SIGCSE Preview: Measuring Demographics and Performance in Computer Science Education at a Nationwide Scale Using AP CS Data

March 4, 2014 at 1:23 am 3 comments

Barbara and I are speaking Thursday 3:45-5 (with Neil Brown on his Blackbox work) in Hanover DE on our AP CS analysis paper (also previewed at a GVU Brown Bag). The full paper is available here:  This is a different story than the AP CS 2013 analysis that Barbara has been getting such press for.  This is a bit deeper analysis on the 2006-2012 results.

Here are a couple of the figures that I think are interesting.  What’s fitting into these histograms are states, and it’s the same number of bins in each histogram, so that one can compare across.

Fitting this story into the six page SIGCSE format was really tough.  I wanted to make the figures bigger, and I wanted to tell more stories about the regressions we explored.  I focused on the path from state wealth to exam-takers because I hadn’t seen that story in CS Ed previously (though everyone would predict that it was there), but there’s a lot more to tell about these data.

Figure 1: Histograms describing (a) the number of schools passing the audit over the population (measured in 10K), (b) number of exam-takers over the population, and (c) percentage of exam-takers who passed. 


Figure 2: Histograms describing (d) the percent of female exam-takers, (e) the number of Black exam-takers, and (f) the number of Hispanic exam-takers. 


Measuring Demographics and Performance in Computer Science Education at a Nationwide Scale Using AP CS Data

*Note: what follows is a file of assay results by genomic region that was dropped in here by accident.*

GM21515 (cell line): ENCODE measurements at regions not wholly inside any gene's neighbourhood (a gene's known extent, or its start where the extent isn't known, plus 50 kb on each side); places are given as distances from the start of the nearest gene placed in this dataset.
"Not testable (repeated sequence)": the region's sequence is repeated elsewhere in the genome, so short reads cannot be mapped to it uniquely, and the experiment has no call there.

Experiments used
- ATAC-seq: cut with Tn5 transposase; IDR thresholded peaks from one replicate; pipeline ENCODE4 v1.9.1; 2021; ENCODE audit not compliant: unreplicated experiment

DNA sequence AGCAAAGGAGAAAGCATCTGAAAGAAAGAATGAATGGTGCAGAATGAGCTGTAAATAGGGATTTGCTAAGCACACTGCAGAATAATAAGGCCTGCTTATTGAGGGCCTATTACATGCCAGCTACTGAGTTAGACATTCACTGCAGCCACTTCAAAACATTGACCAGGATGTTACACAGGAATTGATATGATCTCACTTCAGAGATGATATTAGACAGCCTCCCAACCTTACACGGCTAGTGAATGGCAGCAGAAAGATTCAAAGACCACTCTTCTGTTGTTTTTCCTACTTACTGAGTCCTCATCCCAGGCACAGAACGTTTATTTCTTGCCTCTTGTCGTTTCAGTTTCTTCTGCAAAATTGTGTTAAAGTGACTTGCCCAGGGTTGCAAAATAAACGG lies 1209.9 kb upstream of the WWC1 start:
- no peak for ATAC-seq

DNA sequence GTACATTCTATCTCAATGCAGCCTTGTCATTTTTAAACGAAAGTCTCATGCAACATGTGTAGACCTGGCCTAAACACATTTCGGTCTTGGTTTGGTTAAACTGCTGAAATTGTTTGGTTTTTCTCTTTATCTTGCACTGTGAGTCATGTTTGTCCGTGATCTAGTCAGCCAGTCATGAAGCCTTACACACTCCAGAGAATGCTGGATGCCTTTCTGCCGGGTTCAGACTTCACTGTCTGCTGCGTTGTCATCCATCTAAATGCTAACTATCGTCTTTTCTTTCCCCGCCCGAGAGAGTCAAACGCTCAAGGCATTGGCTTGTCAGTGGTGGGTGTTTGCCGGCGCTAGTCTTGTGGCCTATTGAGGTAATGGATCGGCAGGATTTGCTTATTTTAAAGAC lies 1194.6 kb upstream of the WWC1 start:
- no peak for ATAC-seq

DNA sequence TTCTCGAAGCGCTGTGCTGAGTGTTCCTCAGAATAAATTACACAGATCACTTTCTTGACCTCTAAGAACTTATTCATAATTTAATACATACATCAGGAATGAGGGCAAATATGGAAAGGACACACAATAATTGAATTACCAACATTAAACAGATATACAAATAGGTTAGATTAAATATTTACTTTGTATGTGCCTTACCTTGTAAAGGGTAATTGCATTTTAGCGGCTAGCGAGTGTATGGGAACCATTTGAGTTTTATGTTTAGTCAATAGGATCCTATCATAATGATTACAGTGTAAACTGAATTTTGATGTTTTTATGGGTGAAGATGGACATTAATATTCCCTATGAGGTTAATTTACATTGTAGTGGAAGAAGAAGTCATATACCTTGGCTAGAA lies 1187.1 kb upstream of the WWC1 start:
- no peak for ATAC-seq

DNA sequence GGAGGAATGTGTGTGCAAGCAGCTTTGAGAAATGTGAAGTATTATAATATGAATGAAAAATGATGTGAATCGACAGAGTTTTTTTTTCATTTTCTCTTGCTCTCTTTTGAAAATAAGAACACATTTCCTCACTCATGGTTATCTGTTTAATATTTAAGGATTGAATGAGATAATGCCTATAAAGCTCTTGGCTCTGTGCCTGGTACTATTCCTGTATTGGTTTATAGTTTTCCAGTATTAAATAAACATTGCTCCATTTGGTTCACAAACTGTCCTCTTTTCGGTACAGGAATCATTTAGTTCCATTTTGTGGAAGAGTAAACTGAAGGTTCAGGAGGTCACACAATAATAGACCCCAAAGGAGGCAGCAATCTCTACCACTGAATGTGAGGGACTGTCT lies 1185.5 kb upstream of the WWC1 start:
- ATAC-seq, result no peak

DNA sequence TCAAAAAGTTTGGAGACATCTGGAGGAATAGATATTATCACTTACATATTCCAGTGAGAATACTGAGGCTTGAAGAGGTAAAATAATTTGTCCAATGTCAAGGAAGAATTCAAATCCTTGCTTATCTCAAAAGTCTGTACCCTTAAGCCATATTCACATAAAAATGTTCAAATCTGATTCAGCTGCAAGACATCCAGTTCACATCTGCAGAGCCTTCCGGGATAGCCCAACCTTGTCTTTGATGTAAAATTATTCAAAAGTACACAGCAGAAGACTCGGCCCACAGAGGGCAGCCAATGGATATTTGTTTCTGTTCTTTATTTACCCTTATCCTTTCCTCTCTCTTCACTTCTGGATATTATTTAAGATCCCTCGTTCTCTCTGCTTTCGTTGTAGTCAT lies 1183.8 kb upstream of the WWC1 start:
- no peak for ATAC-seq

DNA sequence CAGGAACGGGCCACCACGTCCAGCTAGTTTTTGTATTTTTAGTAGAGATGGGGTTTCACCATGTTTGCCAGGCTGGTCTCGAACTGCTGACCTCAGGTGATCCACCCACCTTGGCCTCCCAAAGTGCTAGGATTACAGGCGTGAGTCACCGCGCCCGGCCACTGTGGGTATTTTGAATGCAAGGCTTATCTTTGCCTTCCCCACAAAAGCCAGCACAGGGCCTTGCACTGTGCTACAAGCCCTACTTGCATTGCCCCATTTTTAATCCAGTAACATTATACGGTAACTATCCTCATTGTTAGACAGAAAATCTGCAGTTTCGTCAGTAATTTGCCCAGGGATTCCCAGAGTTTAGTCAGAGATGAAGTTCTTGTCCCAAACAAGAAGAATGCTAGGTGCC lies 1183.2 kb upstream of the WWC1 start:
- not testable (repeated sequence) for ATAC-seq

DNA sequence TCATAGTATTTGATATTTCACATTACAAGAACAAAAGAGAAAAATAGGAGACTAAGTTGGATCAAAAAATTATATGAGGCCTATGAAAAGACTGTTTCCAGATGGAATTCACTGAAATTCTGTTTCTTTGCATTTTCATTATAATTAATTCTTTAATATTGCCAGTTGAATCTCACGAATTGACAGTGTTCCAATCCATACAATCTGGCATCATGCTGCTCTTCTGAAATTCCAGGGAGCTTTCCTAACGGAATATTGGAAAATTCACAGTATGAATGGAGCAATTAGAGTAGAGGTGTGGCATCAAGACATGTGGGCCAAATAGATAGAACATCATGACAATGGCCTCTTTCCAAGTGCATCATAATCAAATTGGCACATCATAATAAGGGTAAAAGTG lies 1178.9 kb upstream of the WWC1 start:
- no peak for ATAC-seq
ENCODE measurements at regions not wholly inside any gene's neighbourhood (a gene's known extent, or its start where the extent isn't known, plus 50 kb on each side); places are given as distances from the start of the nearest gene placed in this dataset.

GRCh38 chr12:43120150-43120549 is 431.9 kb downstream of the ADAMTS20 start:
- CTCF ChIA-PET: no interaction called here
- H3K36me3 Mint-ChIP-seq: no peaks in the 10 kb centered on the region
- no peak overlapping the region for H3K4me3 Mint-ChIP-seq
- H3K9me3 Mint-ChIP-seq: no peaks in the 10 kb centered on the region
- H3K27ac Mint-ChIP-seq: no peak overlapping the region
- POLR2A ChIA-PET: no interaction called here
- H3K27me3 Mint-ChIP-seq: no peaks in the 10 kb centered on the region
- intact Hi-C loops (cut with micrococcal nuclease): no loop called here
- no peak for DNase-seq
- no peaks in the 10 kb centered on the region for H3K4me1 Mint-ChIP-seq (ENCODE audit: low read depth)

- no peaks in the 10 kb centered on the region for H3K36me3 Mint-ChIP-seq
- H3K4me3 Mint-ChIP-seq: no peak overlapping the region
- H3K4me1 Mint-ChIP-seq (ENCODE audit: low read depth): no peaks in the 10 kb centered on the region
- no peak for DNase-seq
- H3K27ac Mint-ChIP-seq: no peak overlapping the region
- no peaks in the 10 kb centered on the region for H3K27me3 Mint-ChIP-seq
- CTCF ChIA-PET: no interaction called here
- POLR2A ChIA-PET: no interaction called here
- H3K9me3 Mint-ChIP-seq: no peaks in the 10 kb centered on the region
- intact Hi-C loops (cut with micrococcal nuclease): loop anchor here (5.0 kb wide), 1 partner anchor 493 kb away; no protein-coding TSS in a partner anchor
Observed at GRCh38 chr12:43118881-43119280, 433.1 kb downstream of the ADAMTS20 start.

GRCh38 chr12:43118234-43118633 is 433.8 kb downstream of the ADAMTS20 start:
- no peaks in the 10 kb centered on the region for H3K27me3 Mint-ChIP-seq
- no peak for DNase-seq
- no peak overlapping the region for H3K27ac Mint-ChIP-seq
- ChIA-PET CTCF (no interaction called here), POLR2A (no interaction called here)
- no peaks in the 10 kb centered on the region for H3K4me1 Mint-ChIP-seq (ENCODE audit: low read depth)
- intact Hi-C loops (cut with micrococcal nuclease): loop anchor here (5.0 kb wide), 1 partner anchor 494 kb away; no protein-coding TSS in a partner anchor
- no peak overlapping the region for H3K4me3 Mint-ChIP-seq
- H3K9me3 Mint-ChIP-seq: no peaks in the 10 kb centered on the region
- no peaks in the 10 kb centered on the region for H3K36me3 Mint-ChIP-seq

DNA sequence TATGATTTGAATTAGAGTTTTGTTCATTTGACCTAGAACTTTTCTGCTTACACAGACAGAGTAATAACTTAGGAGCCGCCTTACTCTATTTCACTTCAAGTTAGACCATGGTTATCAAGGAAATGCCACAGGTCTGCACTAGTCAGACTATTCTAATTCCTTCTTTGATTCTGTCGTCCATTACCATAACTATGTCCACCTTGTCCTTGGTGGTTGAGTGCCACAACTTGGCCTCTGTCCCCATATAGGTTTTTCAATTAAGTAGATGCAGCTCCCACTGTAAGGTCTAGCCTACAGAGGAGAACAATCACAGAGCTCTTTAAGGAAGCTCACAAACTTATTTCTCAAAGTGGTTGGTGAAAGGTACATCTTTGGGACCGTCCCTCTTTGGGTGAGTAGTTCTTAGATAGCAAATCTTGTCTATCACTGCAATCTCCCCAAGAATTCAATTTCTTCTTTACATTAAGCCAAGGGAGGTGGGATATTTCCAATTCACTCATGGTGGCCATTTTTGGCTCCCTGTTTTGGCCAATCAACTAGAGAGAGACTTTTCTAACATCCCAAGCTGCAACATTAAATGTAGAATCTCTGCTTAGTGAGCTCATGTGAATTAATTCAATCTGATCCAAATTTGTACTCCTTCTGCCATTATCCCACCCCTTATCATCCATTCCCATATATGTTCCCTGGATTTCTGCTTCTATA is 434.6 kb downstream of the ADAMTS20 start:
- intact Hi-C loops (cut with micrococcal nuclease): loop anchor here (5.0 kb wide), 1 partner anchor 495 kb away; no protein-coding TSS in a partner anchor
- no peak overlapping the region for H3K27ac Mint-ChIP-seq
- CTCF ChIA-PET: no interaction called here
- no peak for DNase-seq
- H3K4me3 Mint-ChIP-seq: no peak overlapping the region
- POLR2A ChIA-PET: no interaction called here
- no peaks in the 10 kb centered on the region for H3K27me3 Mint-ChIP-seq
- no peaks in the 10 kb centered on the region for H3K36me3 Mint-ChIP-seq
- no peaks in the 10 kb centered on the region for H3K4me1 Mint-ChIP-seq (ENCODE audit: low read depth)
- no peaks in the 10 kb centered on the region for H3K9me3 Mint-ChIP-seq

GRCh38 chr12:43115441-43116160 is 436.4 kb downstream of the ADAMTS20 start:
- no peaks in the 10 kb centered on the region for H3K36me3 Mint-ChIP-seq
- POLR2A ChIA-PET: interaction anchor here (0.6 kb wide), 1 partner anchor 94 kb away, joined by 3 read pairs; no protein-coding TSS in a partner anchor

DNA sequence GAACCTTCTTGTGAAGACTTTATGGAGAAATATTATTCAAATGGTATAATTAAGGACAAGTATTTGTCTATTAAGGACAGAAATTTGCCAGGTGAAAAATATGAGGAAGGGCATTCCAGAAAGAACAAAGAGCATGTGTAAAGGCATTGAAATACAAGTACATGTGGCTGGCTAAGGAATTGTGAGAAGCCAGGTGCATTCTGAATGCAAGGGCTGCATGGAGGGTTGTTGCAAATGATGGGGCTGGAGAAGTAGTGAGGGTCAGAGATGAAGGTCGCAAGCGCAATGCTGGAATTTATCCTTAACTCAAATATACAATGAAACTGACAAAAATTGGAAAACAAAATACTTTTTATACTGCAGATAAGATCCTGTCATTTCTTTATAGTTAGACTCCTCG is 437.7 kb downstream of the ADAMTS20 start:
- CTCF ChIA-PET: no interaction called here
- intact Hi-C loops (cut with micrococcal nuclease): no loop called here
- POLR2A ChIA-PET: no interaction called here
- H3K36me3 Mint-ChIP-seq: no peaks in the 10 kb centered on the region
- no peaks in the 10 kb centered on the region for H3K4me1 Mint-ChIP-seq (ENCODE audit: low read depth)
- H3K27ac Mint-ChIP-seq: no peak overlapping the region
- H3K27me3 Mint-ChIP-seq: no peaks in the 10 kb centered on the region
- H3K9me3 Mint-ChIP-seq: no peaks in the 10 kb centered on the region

Abstract: Before we can reform or improve computing education, we need to know the current state. Data on computing education are difficult to come by, since it’s not tracked in US public education systems. Most of our data are survey-based or interview-based, or are limited to a region. By using a large and nationwide quantitative data source, we can gain new insights into who is participating in computing education, where the greatest need is, and what factors explain variance between states. We used data from the Advanced Placement Computer Science A (AP CS A) exam to get a detailed view of demographics of who is taking the exam across the United States and in each state, and how they are performing on the exam. We use economic and census data to develop a more detailed view of one slice (at the end of secondary school and before university) of computer science education nationwide. We find that minority group involvement is low in AP CS A, but the variance between states in terms of exam-takers is driven by minority group involvement. We find that wealth in a state has a significant impact on exam-taking.


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3 Comments Add your own

  • 1. shriramkrishnamurthi  |  March 4, 2014 at 10:58 am

    Unrelated to your work but related to a comment in your post: why are SIGCSE and ITiCSE six page conferences? They claim to be flagship conferences in the area, but don’t want to provide the space to say things of substance.

    Heck, the one other place I write six page papers is for Hot* (“Hot Topics in …”) workshops in systems, and those are (a) six pages _plus citations_, and (b) considered to be “opening salvo idea papers” that will subsequently grow into real papers — not papers with results appearing in a flagship conference.

    This issue does not help CS ed’s perception problems.

    • 2. Mark Guzdial  |  March 4, 2014 at 11:20 am

      From your mouth to God’s ears. Even ICER only allows 8 pages. It’s annoyed me for years. I couldn’t get it changed as SIGCSE Program Chair, Conference Chair, or even on the SIGCSE Board. It’s ingrained deeply in the organization.


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